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20 replies
Madrid, Valencia, Bordeaux or Tours???
ccc333
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Hi, I’m backpacking solo. As part of my trip I’m visiting Valencia, Bordeaux and Tours. I have the option of staying at two of the places for 1 full day and 2 nights but the other place I’ll get to stay 3 days and 4 nights (bus rules not mine!). I’m stopping only over night in Madrid – get in late, leave early. So should I stay longer at V, B or T or should I give Madrid more of a go? Which is your favourite place out of these four?
Thanks heaps in advance!

positiveman
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I’ve not been to Tours or Bordeaux.. But I am a huge fan of Spain..

My first time, I backpacke all over for six weeks. I was initially coming from the east, and everybody I met in Turkey, Greece, Italy, and France all said to focus on Bercelona, and just do a quick stopover in Madrid to see the Prado. So that’s the advice I’d been given.

So I got to Barcelona, hung out, saw the sights, and after five days was like OK time to move on. Got to Madrid, found an outlying hostel, went to the Prado the next day, but after wandering around the center afterwards, saw some really cool looking little areas with cheap pensions, so decided to try a day or two more. A day or two more turned into a week, then ten days, then two weeks. I absolutely loved Madrid. That’s just me though – but it is one of my top three world cities. Why? Because it’s not(or at least wasn’t ten years ago when I was there..) totally Disneyfied like the major Italian cities I’d been to previously, the Prado is great and affordable, there’s a lot to see and do(yeah OK, that’s true everywhere, but somehow in Madrid it didn’t feel so “touristy” like most other major European cities..), stupendous nightlife(there are clubs that open at 8 in the morning..), etc etc.. Two lasting impressions of my four-month backpacking trip illustrate my point – dressed-up gladiator guys selling overpriced gladiator dolls in the center of Rome after a day which had included having to put in earplugs to try to get some semblance of peace amidst the THRONGS of tourists in the Sistine Chapel………………., and going down to the Museo del Jamon on Plaza del Sol in Madrid, and having a Tortilla Boccadillo and Cafe con Leche next to an old local woman as she nodded slightly and smiled before sipping her morning beer.

A few years ago I went to Valencia, it being one of the main Spanish cities I hadn’t been to. I quite disliked it. I never found any little squares with cafes for sitting and watching people, cool bars or parks in the center like in Madrid. It was traficky and hectic, and is all around just a more “modern” city than I really care for. The ENTIRE Spanish coast as far as I can tell too is totally overdeveloped and ruined.. (Yeah OK, I know, there are unspoiled pockets here and there, but they are rare…)

All of that is just me though. I don’t expect others to agree. Lots of people like Valencia, and there are probably some who don’t like Madrid..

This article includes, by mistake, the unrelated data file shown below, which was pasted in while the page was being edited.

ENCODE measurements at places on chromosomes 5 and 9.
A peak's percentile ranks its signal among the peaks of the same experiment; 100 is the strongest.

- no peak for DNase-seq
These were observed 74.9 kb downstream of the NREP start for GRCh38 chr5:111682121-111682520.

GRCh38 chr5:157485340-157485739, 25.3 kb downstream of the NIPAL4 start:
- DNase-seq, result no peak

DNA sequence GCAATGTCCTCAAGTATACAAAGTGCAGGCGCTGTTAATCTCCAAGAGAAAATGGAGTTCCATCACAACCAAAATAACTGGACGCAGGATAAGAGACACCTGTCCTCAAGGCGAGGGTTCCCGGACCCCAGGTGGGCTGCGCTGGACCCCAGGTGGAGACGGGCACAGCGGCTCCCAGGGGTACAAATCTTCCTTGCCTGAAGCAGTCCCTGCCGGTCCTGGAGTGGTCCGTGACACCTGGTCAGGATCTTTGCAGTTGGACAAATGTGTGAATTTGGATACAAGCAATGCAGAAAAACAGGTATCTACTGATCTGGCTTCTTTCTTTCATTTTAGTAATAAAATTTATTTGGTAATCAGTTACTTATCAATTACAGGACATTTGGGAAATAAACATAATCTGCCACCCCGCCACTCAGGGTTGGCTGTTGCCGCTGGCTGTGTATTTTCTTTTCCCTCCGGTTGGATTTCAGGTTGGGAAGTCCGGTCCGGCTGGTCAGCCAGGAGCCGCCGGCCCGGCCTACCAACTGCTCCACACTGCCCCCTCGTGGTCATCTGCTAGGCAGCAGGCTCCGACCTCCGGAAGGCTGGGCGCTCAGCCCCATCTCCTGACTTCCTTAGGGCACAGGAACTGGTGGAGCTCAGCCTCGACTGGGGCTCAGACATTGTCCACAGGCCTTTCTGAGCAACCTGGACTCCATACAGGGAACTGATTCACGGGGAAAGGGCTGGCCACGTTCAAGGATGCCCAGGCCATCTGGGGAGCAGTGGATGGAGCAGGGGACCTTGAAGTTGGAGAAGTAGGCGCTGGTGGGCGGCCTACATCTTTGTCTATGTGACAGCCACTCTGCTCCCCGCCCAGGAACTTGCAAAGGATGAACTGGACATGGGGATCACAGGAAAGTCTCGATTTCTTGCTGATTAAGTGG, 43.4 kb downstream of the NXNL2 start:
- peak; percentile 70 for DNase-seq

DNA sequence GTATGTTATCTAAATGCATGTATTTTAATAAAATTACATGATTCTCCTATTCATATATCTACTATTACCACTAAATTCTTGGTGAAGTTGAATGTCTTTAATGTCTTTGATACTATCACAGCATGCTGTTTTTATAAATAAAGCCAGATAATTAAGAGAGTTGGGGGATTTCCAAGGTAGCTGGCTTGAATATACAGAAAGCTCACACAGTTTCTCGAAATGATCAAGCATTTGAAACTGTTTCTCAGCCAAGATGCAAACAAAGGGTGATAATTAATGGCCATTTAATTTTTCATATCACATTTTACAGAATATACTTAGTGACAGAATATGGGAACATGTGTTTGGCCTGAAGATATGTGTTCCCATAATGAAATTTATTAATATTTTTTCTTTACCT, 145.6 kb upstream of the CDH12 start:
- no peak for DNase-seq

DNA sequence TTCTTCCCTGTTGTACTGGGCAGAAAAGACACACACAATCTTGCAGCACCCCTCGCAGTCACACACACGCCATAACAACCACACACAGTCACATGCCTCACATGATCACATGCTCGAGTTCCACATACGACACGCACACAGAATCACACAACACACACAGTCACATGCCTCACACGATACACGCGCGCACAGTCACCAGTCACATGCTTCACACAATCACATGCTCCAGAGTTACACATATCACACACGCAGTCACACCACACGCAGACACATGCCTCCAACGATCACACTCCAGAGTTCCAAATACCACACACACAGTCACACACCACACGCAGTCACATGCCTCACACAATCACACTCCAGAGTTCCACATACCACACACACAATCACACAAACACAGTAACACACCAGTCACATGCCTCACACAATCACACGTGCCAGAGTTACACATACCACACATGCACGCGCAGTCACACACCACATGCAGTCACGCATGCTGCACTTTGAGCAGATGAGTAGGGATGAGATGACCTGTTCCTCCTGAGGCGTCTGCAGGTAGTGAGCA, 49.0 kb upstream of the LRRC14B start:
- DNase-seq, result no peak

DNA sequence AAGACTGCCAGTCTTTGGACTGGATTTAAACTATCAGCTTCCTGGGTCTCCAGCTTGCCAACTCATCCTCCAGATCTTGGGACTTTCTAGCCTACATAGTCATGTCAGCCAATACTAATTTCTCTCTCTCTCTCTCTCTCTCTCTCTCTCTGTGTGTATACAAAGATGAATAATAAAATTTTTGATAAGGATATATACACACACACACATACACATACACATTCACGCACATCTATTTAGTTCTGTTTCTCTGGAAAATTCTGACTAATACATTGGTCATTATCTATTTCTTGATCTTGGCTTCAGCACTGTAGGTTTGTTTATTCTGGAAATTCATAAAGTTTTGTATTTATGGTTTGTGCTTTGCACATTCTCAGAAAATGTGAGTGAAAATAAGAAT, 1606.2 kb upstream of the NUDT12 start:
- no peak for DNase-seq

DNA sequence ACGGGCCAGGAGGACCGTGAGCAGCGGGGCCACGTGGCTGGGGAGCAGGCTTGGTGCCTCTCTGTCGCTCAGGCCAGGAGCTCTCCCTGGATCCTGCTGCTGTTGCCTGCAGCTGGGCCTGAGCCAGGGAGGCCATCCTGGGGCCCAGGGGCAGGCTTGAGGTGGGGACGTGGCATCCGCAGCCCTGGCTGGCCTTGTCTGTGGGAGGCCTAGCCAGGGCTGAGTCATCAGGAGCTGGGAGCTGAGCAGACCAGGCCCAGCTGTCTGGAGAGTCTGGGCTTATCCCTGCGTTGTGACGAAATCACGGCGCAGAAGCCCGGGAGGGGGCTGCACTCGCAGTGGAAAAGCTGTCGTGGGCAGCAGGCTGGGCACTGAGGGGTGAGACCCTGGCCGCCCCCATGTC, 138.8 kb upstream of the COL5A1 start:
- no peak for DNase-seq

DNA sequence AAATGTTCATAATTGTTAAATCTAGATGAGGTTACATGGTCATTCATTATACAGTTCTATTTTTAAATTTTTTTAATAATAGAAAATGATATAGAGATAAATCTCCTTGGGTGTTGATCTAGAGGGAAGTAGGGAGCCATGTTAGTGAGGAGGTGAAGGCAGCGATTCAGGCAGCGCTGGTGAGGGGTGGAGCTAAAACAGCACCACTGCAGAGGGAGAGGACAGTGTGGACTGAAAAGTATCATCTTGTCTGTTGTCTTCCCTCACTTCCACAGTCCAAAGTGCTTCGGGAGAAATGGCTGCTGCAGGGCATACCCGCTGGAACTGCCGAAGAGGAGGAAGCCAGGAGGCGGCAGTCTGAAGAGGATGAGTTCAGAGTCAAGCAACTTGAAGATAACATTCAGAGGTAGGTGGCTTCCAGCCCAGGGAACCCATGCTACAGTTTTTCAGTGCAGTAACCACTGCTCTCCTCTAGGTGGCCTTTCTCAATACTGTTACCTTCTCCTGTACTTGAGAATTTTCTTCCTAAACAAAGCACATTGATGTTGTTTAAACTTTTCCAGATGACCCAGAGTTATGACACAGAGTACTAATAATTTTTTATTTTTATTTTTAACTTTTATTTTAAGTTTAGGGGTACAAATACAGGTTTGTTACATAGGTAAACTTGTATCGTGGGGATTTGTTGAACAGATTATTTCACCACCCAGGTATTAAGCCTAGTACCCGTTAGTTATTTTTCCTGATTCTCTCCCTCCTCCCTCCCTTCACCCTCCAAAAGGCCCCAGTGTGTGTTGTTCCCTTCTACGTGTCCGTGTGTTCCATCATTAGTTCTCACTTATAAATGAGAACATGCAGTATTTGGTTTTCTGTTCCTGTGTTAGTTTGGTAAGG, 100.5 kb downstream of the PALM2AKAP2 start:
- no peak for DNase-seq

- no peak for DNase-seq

And don’t forget either – the higher your expectations, the less you’re likely to like a place.. If five people happen to be as enthusiastic about Madrid as I am and that’s all the advice you hear, chances are your expectations will be too high. And yeah, same with Valencia, if you go there expecting it to suck you’ll probably love it….

ccc333
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Thanks so much for all of that. Especially the woman drinking beer in the morning! It might be worth checking out Madrid rather than bypassing. I was trying not to have too much of a rushed feel to the trip, but who knows when I’ll make it back.

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positiveman wrote:
… All of that is just me though. I don’t expect others to agree. Lots of people like Valencia, and there are probably some who don’t like Madrid..

… If five people happen to be as enthusiastic about Madrid as I am and that’s all the advice you hear, chances are your expectations will be too high. And yeah, same with Valencia, if you go there expecting it to suck you’ll probably love it….

I agree in part with Positiveman, being a Spain-o-phile myself; but in any case, much depends on when you will be visiting each place. If you can be in Valencia for San José, for example (19 mar) you can see las Fallas de Valencia and the Tourist Crowd (and those who cater to them) extend that Fiesta to the entire Comunitat de Valencia and for several weeks after San José.
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The ENTIRE Spanish coast as far as I can tell too is totally overdeveloped and ruined..(Yeah OK, I know, there are unspoiled pockets here and there, but they are rare…)
a pretty strong statement. My favorites are Vigo (Pontevedra, Galicia), Santander (Cantabria), Llanes (Principality of Asturias), both the latter on el Mar Cantabrico.

I have also visited the Costa de la Luz: Cadiz, Rota, el Puerto de Santa Maria all the way up to Sanlucar de Barrameda; then on the west of the Donaña wildlife refuge, Mazagon (Huelva).

You can’t imply what you wrote from just visiting a few scattered beaches. Doing so, you might have to change your Eurotrip pseudonym to Negativeman.

As for the original Post: I suggest this Backpacker re-evaluate his whole itinerary. Don’t be a Slave to a Bus Company or Schedule. Consider Biarritz or San Sebastian in lieu of Bordeaux …

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Well if I was overstating the case, it’s because I had my Valenica trip primarily in mind. It was only a five day trip, and after two in Valenica we wanted to leave. So we rented a car, asked in some tourist offices and consulted our guidebook. We headed north, to places like Peniscola, and pretty much found that whole stretch of coast overdevelped and generally unappealing. But then …, we headed inland toward Morella, and HEAVEN.. After like ten minutes from turning away from the coast, there were almost no people, no industrial factories and port facilities(well, obviously..), no cheesy tourist shops like in Peniscola.. It was practically pure. And in addition to Morella we saw some great little towns.., with very few people.. Almost cowboy-like in their desolation. Was practically documentary-worthy…